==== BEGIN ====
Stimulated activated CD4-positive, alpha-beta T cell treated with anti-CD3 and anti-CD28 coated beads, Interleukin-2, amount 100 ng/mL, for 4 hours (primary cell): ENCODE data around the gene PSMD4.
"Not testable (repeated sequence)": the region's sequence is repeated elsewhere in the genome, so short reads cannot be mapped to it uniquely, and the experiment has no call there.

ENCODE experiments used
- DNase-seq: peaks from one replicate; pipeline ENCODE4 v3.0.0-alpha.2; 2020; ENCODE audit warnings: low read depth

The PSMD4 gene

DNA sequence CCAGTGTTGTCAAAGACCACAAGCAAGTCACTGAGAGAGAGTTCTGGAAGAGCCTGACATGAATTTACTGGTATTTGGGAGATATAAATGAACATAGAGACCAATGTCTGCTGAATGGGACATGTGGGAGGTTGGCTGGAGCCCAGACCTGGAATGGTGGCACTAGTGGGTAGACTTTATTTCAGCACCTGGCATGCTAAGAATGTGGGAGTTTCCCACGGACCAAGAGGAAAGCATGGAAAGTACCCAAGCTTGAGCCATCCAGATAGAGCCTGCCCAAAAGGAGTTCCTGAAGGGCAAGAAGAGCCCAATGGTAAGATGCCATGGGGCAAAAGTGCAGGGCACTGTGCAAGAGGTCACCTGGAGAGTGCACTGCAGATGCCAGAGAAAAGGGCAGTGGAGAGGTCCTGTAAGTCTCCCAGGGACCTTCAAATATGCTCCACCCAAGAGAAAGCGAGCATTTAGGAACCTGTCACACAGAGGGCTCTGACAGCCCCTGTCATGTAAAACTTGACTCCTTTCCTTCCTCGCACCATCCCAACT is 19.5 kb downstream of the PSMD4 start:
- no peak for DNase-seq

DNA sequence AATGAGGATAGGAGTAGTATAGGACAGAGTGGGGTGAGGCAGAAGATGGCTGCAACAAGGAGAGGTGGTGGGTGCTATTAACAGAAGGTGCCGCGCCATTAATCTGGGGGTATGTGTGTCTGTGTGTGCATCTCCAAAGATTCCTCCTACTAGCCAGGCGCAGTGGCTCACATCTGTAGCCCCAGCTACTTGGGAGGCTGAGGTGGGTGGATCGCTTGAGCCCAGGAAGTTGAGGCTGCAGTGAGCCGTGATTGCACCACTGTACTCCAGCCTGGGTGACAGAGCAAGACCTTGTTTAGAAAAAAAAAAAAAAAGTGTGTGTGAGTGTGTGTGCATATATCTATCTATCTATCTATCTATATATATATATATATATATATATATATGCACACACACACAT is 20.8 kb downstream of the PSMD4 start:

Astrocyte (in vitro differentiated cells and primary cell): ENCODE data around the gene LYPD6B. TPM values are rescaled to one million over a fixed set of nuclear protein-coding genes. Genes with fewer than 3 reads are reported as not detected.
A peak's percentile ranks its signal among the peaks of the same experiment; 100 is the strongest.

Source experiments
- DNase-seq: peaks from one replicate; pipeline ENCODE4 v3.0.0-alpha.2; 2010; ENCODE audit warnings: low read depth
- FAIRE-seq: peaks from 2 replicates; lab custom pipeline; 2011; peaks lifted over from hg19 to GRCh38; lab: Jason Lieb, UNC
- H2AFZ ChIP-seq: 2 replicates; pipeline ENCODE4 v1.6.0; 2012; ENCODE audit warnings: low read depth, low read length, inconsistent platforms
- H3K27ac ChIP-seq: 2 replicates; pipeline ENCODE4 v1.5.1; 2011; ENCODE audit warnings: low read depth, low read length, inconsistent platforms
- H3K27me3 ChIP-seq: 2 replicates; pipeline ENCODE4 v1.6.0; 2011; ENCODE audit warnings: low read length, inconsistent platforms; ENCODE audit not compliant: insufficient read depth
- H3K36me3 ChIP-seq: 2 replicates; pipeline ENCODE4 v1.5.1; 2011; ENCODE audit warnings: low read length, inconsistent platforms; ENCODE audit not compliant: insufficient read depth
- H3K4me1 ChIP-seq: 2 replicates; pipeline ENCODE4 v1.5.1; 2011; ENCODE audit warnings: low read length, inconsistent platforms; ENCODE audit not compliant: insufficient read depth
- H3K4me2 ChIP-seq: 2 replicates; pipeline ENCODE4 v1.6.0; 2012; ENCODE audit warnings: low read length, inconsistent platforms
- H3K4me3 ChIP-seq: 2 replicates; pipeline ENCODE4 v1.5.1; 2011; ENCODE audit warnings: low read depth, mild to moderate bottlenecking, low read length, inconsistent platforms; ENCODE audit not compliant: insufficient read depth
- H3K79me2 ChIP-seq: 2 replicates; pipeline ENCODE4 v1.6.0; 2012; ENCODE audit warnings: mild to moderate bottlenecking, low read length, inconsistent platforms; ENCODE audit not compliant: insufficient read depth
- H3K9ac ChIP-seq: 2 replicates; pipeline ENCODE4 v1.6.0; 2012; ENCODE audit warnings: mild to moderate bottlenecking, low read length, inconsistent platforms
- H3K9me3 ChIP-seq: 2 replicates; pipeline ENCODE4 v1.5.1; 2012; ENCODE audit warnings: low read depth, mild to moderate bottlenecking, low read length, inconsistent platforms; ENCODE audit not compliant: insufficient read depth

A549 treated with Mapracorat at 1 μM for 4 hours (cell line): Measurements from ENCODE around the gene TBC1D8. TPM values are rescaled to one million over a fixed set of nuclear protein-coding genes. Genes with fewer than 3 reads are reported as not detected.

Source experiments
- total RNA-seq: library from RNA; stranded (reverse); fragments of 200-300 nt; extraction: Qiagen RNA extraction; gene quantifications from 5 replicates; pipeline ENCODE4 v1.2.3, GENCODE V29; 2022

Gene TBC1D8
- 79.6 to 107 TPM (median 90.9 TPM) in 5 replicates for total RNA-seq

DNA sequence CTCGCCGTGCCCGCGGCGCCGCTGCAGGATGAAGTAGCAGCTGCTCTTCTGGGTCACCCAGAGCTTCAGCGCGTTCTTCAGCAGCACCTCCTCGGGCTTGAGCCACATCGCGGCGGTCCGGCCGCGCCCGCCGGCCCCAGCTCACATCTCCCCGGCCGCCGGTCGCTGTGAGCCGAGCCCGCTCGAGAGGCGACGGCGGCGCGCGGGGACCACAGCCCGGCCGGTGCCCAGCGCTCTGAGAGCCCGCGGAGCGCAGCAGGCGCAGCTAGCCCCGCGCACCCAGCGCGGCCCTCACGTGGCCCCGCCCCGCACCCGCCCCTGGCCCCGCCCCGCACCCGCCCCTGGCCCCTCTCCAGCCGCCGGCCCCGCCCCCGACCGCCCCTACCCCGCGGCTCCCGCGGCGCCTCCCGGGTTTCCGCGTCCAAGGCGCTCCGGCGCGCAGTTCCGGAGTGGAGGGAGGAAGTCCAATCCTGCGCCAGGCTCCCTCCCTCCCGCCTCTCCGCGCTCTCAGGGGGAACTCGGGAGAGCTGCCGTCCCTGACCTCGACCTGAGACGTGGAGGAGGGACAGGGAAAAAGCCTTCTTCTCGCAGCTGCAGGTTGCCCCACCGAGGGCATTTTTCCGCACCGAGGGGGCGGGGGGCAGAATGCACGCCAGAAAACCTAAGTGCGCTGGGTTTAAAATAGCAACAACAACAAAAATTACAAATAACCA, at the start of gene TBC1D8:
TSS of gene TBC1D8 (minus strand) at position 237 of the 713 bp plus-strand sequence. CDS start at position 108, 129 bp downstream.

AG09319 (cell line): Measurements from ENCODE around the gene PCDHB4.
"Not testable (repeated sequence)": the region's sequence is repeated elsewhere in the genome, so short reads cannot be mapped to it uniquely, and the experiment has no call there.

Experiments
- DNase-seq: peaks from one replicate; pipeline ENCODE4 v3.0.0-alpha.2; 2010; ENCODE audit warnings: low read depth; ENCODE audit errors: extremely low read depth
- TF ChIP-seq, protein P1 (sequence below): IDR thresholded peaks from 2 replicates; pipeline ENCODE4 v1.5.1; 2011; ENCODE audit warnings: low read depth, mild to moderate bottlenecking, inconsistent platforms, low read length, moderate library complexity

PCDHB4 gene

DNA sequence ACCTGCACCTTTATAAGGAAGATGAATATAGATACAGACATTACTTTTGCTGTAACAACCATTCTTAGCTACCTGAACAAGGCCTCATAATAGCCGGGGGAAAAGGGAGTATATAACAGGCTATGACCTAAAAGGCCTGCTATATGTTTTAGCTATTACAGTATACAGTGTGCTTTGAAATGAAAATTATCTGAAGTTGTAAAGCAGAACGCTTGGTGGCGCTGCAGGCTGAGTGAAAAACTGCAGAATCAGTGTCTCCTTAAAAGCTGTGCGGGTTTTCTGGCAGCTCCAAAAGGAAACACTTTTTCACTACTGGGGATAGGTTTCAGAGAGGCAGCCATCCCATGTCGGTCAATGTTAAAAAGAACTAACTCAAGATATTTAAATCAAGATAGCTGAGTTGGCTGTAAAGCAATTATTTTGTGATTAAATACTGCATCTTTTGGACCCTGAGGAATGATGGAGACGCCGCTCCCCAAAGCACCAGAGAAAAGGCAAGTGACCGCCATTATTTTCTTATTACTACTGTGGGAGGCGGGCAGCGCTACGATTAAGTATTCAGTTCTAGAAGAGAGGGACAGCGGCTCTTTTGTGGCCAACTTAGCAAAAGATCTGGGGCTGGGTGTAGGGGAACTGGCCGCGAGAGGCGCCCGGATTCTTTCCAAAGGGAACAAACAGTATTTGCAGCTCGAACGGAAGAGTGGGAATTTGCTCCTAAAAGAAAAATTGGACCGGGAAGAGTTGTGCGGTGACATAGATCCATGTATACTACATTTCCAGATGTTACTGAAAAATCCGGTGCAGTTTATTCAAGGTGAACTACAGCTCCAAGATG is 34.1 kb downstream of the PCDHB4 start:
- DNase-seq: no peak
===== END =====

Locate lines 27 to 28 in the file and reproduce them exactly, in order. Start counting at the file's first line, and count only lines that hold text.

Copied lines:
Gene TBC1D8
- 79.6 to 107 TPM (median 90.9 TPM) in 5 replicates for total RNA-seq